As Rick Santorum has tried to explain his "phony theology" comment aimed at President Obama, he has revealed some radical ideas of his own. They not only seem to reflect a breathtaking lack of knowledge about basic ecology, but also run equally afoul of both conservatism and Biblical teaching.
While Santorum articulates his total rejection of scientific consensus on climate change, which he refers to as "junk science" with fervor and conviction, his certitude is not supported by either evidence or Christian theology. It can only be chalked up to ideology, misinformation or a too-generous helping of both.
He recently argued that man's dominion over the earth must be used "for our benefit, not for the Earth's benefit." He seems oblivious to the fact that the two are inseparable, that a healthy earth is essential to human life.
The symbiotic relationship between our environment and human life is not typically lost on genuine conservatives, only on right-wing ideologues. The conservative author Russell Kirk, whom Ronald Reagan referred to as "the prophet of American conservatism," wrote "Nothing is more conservative than conservation."
It was Reagan himself, heeding warnings from climate scientists about how man's use of chlorofluorocarbons (CFCs) was depleting the earth's protective ozone layer, who pushed though the Montreal Protocol Treaty to phase out the use of these chemicals.
If conservatism is about anything, it is about prudence and rational, informed decision-making. Santorum's dismissal of scientific evidence and closed mind regarding climate change and other environmental concerns preclude prudent decision-making.
From a faith perspective, Santorum's ideas are no less disturbing. He said, "...we should not let the vagaries of nature destroy what we have helped create." Referring to the sublime actions of God's creation as "the vagaries of nature" and implying that man's creations should somehow take precedent over -- as opposed to existing in harmony with -- God's creation, seems impious.
Santorum's total rejection of climate science, in its own way, is also dismissive of God's design.
In the book of Genesis (3:19), God told Adam that his body would return to the ground when he died, saying, "...out of it you were taken; For dust you are, And unto dust you shall return." What Santorum overlooks is that God was describing a fundamental part of the carbon cycle.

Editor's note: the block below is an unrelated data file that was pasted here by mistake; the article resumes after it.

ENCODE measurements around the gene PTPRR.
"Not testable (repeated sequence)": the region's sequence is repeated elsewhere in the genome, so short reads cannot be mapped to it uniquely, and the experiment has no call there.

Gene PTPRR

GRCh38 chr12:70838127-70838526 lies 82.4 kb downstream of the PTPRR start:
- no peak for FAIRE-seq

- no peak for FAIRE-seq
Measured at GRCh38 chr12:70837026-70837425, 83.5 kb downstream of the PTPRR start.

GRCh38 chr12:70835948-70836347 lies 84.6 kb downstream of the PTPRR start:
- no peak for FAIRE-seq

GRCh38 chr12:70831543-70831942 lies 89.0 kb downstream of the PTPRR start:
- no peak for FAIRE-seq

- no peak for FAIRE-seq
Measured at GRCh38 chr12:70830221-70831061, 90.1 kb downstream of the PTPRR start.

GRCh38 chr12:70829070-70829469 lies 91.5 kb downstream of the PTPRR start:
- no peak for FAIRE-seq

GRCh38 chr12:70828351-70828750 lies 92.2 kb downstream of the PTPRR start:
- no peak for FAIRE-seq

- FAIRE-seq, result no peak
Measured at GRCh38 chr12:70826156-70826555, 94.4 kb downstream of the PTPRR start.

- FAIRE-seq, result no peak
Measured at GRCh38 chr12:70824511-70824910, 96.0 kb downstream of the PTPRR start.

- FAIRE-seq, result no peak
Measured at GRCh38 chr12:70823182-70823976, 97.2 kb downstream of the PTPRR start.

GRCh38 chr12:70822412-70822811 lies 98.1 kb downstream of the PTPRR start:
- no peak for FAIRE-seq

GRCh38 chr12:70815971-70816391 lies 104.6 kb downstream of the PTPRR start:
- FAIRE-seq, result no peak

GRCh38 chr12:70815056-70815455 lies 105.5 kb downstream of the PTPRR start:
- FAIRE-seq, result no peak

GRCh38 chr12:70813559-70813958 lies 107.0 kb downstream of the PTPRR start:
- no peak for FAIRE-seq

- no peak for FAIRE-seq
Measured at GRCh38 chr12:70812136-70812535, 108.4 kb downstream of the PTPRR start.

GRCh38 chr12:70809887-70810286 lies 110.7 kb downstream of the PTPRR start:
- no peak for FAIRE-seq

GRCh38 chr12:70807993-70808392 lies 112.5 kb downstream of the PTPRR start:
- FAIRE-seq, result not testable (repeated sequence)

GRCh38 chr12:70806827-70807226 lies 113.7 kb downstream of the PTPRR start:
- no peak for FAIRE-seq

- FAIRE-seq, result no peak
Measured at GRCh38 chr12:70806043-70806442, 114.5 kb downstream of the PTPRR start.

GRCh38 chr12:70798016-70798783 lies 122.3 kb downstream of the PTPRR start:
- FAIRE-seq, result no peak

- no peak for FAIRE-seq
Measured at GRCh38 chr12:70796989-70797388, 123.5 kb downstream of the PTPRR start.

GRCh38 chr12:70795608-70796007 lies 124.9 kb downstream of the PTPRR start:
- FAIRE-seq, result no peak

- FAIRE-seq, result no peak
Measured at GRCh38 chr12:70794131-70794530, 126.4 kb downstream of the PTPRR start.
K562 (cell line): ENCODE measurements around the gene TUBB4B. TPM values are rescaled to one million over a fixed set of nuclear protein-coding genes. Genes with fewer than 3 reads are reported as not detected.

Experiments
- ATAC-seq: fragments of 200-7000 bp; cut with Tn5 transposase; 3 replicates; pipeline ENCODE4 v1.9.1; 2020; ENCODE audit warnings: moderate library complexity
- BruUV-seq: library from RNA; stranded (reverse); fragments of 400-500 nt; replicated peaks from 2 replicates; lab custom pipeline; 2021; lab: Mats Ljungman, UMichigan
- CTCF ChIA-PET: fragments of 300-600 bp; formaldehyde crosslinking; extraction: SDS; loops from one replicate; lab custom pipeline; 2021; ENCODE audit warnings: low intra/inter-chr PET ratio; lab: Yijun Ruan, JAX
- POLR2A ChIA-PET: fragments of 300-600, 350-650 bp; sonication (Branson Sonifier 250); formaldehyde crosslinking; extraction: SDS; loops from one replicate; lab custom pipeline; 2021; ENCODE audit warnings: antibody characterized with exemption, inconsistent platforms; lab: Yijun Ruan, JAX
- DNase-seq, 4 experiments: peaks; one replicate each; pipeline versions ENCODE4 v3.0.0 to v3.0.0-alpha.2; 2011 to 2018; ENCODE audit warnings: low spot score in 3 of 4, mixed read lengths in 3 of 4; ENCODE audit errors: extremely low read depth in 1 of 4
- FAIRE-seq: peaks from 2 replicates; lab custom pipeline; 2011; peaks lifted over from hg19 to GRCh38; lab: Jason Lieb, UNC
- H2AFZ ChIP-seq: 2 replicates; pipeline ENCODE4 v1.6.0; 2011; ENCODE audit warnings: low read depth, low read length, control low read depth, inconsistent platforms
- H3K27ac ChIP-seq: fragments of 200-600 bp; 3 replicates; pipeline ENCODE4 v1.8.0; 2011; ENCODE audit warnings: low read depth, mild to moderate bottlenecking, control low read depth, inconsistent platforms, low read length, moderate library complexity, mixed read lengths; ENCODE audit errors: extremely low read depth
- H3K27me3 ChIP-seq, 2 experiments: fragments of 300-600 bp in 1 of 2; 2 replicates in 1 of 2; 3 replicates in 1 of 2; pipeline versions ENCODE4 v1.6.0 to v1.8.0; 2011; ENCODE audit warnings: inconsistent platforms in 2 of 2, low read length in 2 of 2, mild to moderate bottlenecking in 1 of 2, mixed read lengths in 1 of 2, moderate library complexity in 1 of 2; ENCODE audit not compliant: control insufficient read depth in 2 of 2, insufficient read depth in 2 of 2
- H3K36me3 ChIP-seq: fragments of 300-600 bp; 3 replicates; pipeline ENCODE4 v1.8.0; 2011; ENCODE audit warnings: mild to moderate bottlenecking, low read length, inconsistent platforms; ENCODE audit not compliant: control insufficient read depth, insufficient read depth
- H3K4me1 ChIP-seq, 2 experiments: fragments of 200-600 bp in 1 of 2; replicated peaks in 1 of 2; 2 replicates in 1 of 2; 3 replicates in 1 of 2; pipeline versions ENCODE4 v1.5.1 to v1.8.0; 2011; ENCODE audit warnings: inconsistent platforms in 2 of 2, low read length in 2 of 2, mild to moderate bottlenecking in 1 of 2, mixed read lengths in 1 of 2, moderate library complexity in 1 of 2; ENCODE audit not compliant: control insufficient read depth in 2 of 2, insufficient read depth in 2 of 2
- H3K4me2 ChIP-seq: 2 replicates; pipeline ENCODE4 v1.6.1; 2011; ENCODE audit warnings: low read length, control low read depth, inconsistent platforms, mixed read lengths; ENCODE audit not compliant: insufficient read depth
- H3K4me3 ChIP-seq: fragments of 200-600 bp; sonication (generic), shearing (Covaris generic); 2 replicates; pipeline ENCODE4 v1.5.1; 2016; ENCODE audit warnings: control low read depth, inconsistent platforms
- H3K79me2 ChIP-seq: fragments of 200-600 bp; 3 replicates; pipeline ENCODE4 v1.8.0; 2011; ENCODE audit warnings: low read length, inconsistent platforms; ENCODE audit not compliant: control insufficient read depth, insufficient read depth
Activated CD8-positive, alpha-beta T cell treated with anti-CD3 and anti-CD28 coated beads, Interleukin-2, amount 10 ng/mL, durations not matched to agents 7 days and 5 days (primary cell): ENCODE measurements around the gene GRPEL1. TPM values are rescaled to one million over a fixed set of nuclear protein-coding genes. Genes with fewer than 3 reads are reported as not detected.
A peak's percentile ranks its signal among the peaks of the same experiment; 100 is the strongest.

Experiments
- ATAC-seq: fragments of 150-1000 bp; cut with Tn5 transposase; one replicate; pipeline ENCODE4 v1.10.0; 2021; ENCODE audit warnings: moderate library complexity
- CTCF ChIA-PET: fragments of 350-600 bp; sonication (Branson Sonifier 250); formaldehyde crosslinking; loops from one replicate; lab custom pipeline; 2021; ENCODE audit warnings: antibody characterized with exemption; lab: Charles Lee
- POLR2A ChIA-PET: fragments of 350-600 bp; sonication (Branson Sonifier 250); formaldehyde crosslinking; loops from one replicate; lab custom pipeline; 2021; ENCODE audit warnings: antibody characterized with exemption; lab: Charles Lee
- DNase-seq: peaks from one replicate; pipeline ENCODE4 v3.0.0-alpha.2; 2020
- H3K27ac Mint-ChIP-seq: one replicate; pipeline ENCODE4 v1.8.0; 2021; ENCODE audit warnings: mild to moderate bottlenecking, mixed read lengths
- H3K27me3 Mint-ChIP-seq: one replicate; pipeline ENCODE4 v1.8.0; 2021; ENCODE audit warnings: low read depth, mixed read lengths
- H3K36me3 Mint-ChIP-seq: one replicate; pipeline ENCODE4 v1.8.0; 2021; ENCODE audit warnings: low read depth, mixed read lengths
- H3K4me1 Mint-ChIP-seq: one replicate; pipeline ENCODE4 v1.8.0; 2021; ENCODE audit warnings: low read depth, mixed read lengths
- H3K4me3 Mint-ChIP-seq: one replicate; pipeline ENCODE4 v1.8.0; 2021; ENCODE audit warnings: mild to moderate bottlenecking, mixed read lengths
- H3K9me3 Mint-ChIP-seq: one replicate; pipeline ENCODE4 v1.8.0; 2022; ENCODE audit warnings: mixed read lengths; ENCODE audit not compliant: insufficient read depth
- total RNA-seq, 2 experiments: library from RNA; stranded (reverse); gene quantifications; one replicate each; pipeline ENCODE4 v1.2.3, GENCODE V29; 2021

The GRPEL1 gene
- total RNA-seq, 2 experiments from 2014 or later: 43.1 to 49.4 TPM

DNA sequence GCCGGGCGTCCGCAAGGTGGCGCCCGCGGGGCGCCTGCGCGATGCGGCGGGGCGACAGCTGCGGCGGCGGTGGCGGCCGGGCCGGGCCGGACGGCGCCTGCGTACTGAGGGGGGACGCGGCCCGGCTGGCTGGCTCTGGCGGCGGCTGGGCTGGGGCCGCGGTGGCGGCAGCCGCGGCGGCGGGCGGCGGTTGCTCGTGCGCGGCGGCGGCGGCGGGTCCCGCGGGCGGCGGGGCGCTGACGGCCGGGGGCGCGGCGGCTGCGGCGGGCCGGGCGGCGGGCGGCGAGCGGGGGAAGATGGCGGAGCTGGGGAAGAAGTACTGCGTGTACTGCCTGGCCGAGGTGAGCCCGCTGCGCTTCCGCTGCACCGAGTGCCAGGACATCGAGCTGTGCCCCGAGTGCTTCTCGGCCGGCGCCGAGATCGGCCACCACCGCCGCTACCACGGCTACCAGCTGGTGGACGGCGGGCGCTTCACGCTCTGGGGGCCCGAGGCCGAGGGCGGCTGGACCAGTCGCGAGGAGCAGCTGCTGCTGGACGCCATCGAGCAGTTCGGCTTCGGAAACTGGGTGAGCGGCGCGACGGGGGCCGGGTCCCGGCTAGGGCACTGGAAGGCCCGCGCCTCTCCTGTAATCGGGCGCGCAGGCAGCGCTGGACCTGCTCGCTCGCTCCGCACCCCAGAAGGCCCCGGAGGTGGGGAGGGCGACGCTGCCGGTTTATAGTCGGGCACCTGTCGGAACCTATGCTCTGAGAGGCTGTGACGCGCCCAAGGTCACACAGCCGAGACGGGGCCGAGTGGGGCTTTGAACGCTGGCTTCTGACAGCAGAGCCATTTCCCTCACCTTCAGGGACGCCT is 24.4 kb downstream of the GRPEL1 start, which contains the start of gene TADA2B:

The carbon cycle is a miraculous process by which trees and other plants, animals, people, and the ocean remove carbon dioxide from the atmosphere and transfer it into the ground where the excess is sequestered. This is how nature maintains the proper balance of carbon dioxide in our atmosphere that is required for sustaining life.
The designed resting place for a significant amount of that excess carbon is deep underground in the form of oil and coal.
When we extract oil and coal from the earth and burn it in ever increasing quantities, we throw a monkey wrench into the operation by releasing excess carbon from bygone eras back into the atmosphere.
Does it not then stand to reason that God, after designing the earth's processes to sequester excess carbon, would prefer that we respect His creation and work to reduce our carbon emissions?
Santorum, like some of the climate skeptics on talk radio, peddle the notion that the earth was created on such a grand and complex scale, it is impossible for mankind to mess it up. In other words, we can do anything we want without serious consequence.
Does that really sound like something God would say?
Actually, it sounds a lot more like something the snake in the Garden of Eden would say.
Is there any aspect of our spiritual or physical life where our actions are without consequence? Everything we do has consequences -- and the earth's life-sustaining ecology was not designed to be immune from our actions and choices.
Too much accumulation of carbon dioxide in the atmosphere disrupts the climate and causes the earth to overheat. This build-up also forces the oceans to absorb extra carbon, which makes the waters more acidic and less hospitable to marine life.
A good and faithful steward of God's creation will be in tune to how man is impacting nature, and sensitive to the ecological web of life that sustains all of us, not be dismissive of it.
Before accusing others of subscribing to a "phony theology," Santorum should first follow Jesus' advice and take the plank out of his own eye.
He would do well to consider the words of conservative author and poet T.S. Eliot.
Eliot pointed out that, "Religion, as distinguished from modern paganism, implies a life in conformity with nature," and then he wisely concluded:
"A wrong attitude towards nature implies, somewhere, a wrong attitude towards God."